People Like Frank: and other stories from the edge of normal by Jenn Ashton

Jenn Ashton’s short stories are peopled with humble and forward-leaning characters, the collection aptly called People Like Frank.
Like many avid readers, I enjoy a good and satisfying dive into dark waters. I regularly embrace contradictions, twists and moral ambiguity. … Continue reading

Rising Tides: Reflections for Climate Changing Times, edited by Catriona Sandilands

In the introduction to Rising Tides, Sandilands states that climate change stories “focus increasingly on thornier questions of persistence, adaptation, resistance, and renewal” instead of apocalypse. Ultimately, the short fiction, poetry and personal climate testimonies in this climate change anthology are about hope.

Watermark by Christy Ann Conlin

Christy Ann Conlin's first collection of her short stories is entitled Watermark, and while I haven't read either of her two previous (and highly acclaimed) full-length novels, I came away from Watermark suitably impressed with her short fiction work. There are eleven stories here, all in fine form, and no two alike, yet Ms. Conlin's voice throughout is strong and sure, once you get the feel for it.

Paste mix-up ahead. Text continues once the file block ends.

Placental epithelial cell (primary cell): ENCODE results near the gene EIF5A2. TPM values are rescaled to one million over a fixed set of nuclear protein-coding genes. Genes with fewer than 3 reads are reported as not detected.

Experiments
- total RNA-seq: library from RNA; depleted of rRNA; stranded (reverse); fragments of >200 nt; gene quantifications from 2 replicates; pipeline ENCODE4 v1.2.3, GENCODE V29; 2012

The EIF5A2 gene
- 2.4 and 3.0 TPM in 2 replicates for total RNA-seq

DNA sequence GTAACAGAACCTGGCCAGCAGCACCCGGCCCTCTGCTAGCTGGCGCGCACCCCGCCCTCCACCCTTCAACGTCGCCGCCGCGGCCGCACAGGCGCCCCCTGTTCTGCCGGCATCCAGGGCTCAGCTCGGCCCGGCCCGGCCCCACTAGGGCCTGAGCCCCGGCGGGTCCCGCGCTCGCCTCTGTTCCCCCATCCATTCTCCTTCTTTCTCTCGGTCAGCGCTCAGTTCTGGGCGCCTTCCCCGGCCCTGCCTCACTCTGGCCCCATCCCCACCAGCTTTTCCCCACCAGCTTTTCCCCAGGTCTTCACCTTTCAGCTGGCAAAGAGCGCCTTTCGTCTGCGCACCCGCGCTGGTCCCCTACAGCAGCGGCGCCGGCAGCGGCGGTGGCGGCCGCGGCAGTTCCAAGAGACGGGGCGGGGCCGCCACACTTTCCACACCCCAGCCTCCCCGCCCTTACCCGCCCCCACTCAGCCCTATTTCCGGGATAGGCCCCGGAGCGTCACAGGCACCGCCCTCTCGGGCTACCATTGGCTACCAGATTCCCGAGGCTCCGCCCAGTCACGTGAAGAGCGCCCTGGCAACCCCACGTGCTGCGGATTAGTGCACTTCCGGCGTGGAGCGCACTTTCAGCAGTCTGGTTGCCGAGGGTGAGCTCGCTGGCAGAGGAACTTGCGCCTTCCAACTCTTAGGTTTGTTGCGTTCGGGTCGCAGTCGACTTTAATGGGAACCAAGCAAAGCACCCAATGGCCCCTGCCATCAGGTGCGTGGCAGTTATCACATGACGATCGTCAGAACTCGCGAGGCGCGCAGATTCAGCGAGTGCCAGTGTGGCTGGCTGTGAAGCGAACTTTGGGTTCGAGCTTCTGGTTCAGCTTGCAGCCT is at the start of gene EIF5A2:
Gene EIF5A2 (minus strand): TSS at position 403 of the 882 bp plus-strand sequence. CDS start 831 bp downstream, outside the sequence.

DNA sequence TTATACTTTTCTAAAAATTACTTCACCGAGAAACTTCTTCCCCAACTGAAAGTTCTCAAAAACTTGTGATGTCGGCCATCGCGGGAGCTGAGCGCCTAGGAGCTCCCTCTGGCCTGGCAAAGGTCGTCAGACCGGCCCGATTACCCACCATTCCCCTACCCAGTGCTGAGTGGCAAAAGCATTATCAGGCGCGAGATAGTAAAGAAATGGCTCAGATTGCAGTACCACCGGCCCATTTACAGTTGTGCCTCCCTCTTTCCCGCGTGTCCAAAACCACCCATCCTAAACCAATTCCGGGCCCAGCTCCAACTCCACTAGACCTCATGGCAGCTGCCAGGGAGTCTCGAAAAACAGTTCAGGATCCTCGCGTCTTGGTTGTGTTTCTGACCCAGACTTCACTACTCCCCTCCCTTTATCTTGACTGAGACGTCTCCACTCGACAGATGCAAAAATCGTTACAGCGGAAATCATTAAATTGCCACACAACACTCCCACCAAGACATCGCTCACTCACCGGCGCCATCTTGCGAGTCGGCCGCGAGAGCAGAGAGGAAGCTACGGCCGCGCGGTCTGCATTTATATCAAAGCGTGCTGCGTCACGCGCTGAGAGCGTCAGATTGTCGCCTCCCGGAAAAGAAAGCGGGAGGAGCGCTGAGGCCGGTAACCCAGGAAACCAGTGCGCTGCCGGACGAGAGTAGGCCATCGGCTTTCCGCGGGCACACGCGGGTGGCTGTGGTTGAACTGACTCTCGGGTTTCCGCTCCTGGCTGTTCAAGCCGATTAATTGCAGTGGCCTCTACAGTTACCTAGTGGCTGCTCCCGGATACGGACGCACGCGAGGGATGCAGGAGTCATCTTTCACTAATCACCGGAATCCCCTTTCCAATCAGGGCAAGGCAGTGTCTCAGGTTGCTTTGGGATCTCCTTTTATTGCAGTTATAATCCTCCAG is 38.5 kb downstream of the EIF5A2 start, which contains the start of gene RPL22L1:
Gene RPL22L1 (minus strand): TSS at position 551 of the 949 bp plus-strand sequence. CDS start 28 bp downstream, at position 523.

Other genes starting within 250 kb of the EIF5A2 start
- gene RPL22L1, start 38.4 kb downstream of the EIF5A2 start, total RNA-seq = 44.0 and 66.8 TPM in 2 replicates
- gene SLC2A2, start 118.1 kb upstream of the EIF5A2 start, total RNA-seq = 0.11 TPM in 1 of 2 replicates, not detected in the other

Send More Tourists…the Last Ones Were Delicious by Tracey Waddleton

While some reviewers think that the humorous title befits this book, I think there is a darker side to many of the stories to which I was immediately attracted to.

Use Your Imagination! by Kris Bertin

Halifax-based writer Kris Bertin has won many awards for his previous short story collection, Bad Things Happen (2016, Biblioasis) and I'm sure that Use Your Imagination! (2019, Vagrant Press*) will garner its share. Composed of seven stories spread over 200 pages, these are the type of short stories you can really get into.